M.U.F. Kirschbaum, B.E. Medlyn, D.A. King, S. Pongracic, D. Murty, H. Keith, P.K. Khanna, P. Snowdon and R.J. Raison (1998) Modelling forest-growth response to increasing CO2 concentration in relation to various factors affecting nutrient supply. Global Change Biology 4: 23-42.
ABSTRACT. It is well recognised that photosynthesis of C3 plants is highly responsive to CO2 concentration. However, in natural ecosystems, plants are subject to a range of feed-back effects that can interact with increased photosynthetic carbon gain in different ways so that it is not clear to what extent increased photosynthesis will translate into increased growth. To assess the probable growth response of nutrient-limited forests to increasing CO2 concentration, we use a previously developed modeling framework and apply it under conditions where the supply of nutrients is affected by a range of different factors.
Our analysis indicates that forest growth is likely to be highly stimulated by increasing CO2 concentration in forests with high fertility, in forests with nitrogen fixing plants, in those subject to fire or where nitrogen in wood is effectively removed from the biologically active cycle either through physical removal of stems in harvesting or through continued stem growth over long time periods. Forest growth is likely to be stimulated by CO2 concentration in both phosphorus- and sulphur-limited forests provided nutrients in heartwood of trees are removed from the active nutrient cycle. Without this removal from the cycling system, however, sulphur-limited forests should show little response to increasing CO2. In phosphorus-limited forests without phosphorus removal, the response to increasing CO2 depends further on the equilibration state of the large pool of unavailable secondary phosphorus. Considered over periods of centuries during which the secondary pool has equilibrated, growth of phosphorus-limited forests is likely to be only weakly stimulated by increasing CO2 concentration. However, over shorter periods, increasing CO2 concentration should lead to a substantial increase in productivity.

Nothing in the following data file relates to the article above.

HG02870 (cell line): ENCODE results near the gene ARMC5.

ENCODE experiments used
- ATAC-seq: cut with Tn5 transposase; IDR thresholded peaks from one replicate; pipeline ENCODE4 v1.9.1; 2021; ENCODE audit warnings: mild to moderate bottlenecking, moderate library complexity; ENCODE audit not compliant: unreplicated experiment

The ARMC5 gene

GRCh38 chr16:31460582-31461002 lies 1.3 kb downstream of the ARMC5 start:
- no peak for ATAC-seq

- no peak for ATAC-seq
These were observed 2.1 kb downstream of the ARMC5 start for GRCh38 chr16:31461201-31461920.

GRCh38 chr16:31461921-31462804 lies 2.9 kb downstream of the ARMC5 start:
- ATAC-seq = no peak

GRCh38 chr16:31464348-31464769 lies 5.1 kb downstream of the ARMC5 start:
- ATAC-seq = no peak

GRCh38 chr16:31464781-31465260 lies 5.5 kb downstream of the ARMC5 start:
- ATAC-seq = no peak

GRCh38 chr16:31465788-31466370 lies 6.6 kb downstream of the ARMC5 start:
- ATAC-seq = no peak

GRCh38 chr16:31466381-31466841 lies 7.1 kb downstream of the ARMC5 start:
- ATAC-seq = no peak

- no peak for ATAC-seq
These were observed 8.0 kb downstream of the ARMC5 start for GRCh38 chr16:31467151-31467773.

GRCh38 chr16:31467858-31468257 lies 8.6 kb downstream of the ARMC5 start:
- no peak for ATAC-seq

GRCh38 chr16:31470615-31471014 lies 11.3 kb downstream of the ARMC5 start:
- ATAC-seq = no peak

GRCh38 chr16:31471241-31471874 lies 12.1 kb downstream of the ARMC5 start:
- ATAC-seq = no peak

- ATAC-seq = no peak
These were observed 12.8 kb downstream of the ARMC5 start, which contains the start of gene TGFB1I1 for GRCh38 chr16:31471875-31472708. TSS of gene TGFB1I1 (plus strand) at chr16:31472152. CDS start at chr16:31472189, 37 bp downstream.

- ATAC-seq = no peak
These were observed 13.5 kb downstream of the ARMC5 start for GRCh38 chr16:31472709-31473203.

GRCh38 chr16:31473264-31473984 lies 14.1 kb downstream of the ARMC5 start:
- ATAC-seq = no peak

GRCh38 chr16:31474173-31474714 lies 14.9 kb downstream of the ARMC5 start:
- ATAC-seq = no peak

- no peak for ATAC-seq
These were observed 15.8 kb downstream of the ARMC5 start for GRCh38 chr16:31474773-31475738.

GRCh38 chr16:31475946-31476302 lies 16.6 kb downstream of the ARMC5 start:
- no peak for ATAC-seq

In general, it can be concluded that systems that are more open with respect to nutrient gains and losses are likely to be more responsive to increasing CO2 concentration than systems where the amount of available nutrients is less variable. In more open systems, operation at a lower internal nutrient concentration as a result of increasing atmospheric CO2 concentration can lead to reduced nutrient losses per unit carbon gain. Our analysis shows that the effect of increasing CO2 on forest growth can differ substantially between forests due to interactions with a range of factors that affect nutrient supply. The response of a particular forest to increasing CO2 concentration can only be predicted if the main factors controlling nutrient supply and growth in that forest are understood and incorporated into an assessment.